Food & Agriculture

Centering Soil Health on our Farms

Soil health studies tell us how we are impacting the soil on our farms and what those impacts mean for the entire ecosystem.

Soil is the basis of all land-based ecosystems. Healthy soil is full of biodiversity, supports food production, improves water quality, sequesters carbon, enhances resilience, and has the potential to mitigate climate change. It’s not just dirt. The choices we make as growers and farmers to support soil health are important ones.

Over the past year, The Trustees Agriculture Team completed a comprehensive statewide farm soil assessment to establish data we can use to track soil health and how it changes over time. This assessment included digging 315 holes and gathering 75 total samples across our production farms and satellite fields!

As a part of the data collection process, we also conducted in-field assessments and noted observations such as color, root depth, evidence of beneficial organisms (earthworms, pores), surface and subsurface compaction, weed pressure, and more. In one instance, the team compared the visible structure of relatively depleted field crop soils with soils that have been in permanent pasture for decades, and the distinction was remarkable. Well-managed permanent pasture can have a healing effect on depleted soils, which is another advantage of integrating livestock with field crop production. The physical distinction in these two areas further demonstrated the fact that our choices as farmers are evidenced in the soil.

The takeaways from our findings are very encouraging. As caretakers of protected farmland producing food now and in perpetuity, we can be proud of our farmers for employing practices that support soil health. Our soils are rich in organic matter and soil carbon sequestration levels are high, particularly in our managed grazing and hay fields. On balance, indicators tell us we are presently farming sustainably, but we want to do better. We have already explored further tillage reduction options, long-term rotation between field crop production and permanent pasture, improved manure composting capacity, drill seeding warm season grasses and legumes, and establishing new perennial crops.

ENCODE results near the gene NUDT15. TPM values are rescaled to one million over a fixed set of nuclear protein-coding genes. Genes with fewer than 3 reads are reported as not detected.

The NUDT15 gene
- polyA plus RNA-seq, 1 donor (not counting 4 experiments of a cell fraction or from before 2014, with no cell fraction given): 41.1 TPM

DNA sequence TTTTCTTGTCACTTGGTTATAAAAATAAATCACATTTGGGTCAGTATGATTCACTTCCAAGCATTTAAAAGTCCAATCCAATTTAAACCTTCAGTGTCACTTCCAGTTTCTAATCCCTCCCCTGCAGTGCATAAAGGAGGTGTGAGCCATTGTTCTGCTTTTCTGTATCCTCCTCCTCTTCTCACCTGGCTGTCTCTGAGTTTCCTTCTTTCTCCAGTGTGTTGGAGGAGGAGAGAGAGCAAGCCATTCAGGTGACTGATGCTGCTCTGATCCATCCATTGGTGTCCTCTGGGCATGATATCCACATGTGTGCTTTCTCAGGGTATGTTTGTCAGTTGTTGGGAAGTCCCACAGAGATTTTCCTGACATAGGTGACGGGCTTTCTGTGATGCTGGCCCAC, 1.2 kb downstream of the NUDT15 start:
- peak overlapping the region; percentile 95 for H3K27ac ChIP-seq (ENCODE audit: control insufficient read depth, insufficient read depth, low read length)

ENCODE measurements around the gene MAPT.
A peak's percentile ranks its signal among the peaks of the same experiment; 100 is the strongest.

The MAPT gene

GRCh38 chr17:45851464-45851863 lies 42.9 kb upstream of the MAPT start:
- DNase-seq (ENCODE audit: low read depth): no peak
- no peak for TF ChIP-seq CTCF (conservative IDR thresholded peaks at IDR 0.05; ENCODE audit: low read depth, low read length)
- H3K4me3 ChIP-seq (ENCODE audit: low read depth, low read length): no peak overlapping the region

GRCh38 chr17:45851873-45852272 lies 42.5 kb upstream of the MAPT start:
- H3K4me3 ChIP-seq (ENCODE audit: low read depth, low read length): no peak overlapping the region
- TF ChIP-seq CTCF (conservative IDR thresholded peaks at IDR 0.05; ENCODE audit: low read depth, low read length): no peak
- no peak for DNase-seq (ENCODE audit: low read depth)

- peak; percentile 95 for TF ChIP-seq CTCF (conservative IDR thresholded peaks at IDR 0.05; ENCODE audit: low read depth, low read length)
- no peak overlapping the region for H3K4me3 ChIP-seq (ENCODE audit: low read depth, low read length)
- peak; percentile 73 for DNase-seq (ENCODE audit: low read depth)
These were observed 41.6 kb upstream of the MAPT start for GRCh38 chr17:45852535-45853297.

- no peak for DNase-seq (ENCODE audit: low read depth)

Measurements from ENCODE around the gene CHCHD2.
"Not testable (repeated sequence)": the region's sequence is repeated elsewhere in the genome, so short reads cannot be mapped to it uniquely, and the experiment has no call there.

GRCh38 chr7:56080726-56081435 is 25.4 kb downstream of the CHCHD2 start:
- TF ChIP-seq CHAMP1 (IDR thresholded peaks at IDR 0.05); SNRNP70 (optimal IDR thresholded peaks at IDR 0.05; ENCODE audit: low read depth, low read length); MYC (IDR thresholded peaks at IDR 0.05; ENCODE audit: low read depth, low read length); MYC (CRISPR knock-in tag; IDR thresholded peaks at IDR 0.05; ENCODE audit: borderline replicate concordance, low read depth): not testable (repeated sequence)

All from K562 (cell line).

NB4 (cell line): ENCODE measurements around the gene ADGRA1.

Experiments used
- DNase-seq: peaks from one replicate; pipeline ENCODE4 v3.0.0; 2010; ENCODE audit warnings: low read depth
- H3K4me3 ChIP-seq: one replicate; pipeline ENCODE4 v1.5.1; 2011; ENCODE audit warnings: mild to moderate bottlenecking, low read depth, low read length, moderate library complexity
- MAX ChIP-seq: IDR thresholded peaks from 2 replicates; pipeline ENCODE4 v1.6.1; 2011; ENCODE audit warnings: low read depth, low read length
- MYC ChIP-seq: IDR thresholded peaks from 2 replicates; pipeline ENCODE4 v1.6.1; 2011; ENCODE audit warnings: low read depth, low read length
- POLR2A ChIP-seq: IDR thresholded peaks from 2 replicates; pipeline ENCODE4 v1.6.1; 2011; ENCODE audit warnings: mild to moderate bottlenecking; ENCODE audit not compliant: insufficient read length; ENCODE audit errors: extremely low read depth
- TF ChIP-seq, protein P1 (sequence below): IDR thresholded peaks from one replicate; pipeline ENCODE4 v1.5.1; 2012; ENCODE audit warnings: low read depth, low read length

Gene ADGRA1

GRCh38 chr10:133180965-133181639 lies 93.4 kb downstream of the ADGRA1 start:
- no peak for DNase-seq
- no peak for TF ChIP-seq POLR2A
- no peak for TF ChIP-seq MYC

Continued soil health research and observations are an invaluable and essential part of the work we’re doing at our farms. As Wendell Berry said, “The soil is the great connector of lives, the source and destination of all. It is the healer and restorer and resurrector, by which disease passes into health, age into youth, death into life. Without proper care for it we can have no community, because without proper care for it we can have no life.”

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